dovetailing, and no UDA. Without elementary arithmetic being
universal, there would be no internal views in arithmetic. Those
internal views are far beyond arithmetic, and we, the universal
machine, have those, partially communicable views.


> On Fri, Aug 28, 2009 at 1:02 PM, Bruno Marchal <>
> wrote:
> On 28 Aug 2009, at 17:58, Brent Meeker wrote:
> >
> > Bruno Marchal wrote:
> >>
> >> On 27 Aug 2009, at 19:21, Flammarion wrote:
> >>
> >>>
> >>>
> >>> On 24 Aug, 16:23, Bruno Marchal <> wrote:
> >>>> On 22 Aug 2009, at 21:10, Brent Meeker wrote:
> >>>> But you see Brent, here you confirm that materialist are
> >>>> religious in
> >>>> the way they try to explain, or explain away the mind body
> >>>> problem. I
> >>>> can imagine that your consciousness supervene on something
> >>>> uncomputable in the universe. But we have not find anything
> >>>> uncomputable in the universe, except the quantum indeterminacy,
> but
> >>>> this is the kind of uncomputability predicted by the comp theory
> >>>> (and
> >>>> AUDA suggested it is exactly the uncomputable aspect of the
> >>>> universe
> >>>> predicted by comp).
> >>>>
> >>>> So you are postulating an unknown property of matter just to make
> >>>> the
> >>>> comp theory false. This is really a matter-of-the gaps (cf "god-
> of-
> >>>> the
> >>>> gaps") use of matter.
> >>> No uncomputable property is needed. If it is a fact that consc.
> >>> supervenes
> >>> directly on matter, then no immaterial machine or virtualisation
> can
> >>> be conscious.
> >>
> >> OK.
> >> But to be honest I have no clue what "matter" can be in that
> setting,
> >> nor what "directly" could possibly mean in "consciousness
> supervenes
> >> *directly* on matter".
> >> I think that you are saying or meaning that for a computation to
> have
> >> consciousness, the computation needs to be implemented in a "real
> >> material reality", but that is the point which MGA makes
> >> epistemologically inconsistant.
> >>
> >>
> >>> That does not prove CTM false, but it does disprove the argument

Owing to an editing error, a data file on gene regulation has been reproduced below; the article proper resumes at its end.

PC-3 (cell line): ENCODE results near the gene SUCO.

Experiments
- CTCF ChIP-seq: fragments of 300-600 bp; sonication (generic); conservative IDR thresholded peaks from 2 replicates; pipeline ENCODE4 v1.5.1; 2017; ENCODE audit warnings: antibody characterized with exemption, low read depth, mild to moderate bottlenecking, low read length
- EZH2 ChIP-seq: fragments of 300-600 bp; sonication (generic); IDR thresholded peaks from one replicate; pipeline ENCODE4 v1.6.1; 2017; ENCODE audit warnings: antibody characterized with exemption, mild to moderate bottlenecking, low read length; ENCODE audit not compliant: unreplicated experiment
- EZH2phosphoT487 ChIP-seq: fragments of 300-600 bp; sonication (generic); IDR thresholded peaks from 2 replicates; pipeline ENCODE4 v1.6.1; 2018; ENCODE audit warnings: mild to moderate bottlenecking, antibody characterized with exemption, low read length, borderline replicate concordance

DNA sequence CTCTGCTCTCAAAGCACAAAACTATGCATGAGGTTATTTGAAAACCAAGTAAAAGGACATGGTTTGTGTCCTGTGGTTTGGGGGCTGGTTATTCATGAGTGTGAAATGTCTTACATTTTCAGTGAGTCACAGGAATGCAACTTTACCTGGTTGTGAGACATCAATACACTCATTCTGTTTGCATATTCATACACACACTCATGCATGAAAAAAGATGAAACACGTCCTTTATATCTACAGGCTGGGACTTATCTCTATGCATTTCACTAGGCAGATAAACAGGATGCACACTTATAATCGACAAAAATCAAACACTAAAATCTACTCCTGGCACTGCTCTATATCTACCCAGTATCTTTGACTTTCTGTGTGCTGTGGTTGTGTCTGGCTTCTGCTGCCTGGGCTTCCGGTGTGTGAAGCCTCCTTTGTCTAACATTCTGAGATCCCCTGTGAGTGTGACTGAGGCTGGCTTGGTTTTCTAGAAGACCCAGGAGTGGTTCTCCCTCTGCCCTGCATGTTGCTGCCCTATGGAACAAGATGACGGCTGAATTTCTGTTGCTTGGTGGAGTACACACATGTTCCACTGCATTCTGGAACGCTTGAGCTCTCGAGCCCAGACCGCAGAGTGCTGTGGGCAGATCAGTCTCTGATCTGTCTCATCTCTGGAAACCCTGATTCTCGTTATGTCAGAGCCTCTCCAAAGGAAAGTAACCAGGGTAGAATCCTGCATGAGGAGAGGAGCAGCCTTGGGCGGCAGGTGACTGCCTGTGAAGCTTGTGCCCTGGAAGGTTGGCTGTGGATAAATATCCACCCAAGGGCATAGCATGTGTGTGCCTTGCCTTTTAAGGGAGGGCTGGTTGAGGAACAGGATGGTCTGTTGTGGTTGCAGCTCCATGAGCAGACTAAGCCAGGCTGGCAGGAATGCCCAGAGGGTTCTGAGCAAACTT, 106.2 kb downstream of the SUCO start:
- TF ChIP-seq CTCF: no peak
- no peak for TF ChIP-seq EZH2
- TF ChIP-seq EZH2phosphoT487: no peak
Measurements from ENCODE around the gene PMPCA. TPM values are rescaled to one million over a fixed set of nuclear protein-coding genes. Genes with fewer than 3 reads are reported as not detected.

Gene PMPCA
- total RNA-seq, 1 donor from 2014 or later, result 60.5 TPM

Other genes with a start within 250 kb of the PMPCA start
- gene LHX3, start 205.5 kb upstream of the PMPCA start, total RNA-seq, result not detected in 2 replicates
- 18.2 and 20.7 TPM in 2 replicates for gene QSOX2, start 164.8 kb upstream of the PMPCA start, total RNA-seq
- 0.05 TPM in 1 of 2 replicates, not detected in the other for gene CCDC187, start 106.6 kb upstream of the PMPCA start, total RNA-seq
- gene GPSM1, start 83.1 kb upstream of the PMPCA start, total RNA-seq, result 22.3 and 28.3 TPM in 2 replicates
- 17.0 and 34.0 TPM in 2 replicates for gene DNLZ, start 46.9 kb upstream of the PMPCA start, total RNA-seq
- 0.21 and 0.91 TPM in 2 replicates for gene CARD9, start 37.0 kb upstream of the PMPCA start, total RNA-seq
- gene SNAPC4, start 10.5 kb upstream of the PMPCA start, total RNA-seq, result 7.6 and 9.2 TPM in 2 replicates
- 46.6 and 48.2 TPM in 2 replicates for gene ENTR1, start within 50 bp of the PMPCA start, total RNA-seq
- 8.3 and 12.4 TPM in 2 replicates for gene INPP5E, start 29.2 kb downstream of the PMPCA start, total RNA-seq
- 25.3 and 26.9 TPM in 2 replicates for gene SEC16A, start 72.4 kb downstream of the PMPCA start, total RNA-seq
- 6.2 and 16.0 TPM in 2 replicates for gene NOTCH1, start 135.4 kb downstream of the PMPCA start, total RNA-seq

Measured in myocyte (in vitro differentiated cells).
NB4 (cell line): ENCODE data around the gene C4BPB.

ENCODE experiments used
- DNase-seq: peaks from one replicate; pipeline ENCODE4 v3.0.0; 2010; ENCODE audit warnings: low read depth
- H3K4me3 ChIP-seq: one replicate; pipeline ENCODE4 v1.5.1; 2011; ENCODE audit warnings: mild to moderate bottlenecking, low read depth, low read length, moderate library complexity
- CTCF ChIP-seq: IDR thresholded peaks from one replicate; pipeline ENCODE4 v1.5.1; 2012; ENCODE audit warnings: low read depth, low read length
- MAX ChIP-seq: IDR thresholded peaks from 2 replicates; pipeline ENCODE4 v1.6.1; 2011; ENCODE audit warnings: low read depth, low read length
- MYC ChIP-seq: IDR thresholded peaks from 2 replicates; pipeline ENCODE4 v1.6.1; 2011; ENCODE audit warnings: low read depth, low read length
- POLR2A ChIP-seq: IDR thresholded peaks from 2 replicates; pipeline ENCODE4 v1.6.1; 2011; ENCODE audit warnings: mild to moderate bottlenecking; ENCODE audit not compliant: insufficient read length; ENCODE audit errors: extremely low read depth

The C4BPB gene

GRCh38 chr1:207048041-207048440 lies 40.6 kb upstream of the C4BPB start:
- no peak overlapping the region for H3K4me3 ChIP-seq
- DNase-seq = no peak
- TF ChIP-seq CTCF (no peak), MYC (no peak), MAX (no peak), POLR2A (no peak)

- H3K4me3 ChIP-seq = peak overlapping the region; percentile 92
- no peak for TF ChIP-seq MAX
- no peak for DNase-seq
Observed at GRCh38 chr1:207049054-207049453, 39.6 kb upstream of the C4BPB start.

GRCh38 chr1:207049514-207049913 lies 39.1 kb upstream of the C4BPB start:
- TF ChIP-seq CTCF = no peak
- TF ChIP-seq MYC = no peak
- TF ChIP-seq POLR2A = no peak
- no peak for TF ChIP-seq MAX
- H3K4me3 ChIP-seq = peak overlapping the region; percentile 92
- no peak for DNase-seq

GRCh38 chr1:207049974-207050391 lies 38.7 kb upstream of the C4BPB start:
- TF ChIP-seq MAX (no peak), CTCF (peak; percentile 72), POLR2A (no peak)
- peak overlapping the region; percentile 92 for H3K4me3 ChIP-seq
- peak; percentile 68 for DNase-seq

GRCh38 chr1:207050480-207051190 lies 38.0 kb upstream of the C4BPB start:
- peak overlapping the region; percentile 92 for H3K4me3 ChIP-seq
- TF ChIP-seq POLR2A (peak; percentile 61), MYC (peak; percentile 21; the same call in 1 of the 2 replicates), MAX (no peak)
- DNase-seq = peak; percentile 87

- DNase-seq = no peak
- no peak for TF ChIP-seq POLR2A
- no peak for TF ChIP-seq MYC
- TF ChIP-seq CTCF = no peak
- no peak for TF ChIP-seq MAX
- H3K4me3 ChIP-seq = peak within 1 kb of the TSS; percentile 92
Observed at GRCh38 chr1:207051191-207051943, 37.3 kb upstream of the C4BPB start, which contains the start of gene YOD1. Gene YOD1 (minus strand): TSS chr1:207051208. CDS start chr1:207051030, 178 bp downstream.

> >>> that
> >>> "if physics is computible, then the CTM is true"
> >>
> >>
> >> We have both "physics is computable" entails "my brain is
> computable"
> >> which entails I can say "yes to the doctor", which entails CTM.
> >> And we have that "physics is computable" entails CTM is false
> >> (because
> >> by UDA, CTM entails that physics cannot be entirely computable,
> >
> > This seems to already assume that physics and computation are the
> same
> > kind of thing, i.e. physics is in Platonia or CTM is a statement
> about
> > real machines.
> I think there is a misunderstanding.
> If the physical laws are turing emulable, then whatever is responsible
> for my consciousness can be Turing emulable at some level (I assume
> some form of naturalism/materialism or computationalism).OK? If not,
> your brain (generalized or not) does not obeys to the laws of physics.
> Then, UDA shows that if we assume we are Turing emulable, then, if we
> observe ourself below the level of substitution, we are confronted
> with the many computations going through our states, and physics is
> given by a measure on the indeterminacy on those computations.
> Physics is never in Platonia. Physics is "Platonia" (Arithmetic) as
> seen from inside. Physics is what is *observed* by self-referentially
> correct universal machines/numbers.
> CTM is always a statement about "real person" with respect to its most
> probable history/histories (from which the computationalist can trust
> or not his/her doctor).
> >> and it
> >> is an open problem if that non computability comes only from what
> is
> >> contingent in the computational histories).
> >
> > Is the contingency of the form some things happen and some things
> > don't?
> The contingency is of the form some things happen, for me or us, and
> some things don't happen, for me or us, but all consistent things
> happens for some one or someone else, yet some phenomenon have a
> measure near 0, and some have a measure near one, and many have
> measure in between, and this with respect to anybody (anysoul,
> anymind).
> Bruno
> >

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Received on Sat Aug 29 2009 - 20:59:12 PDT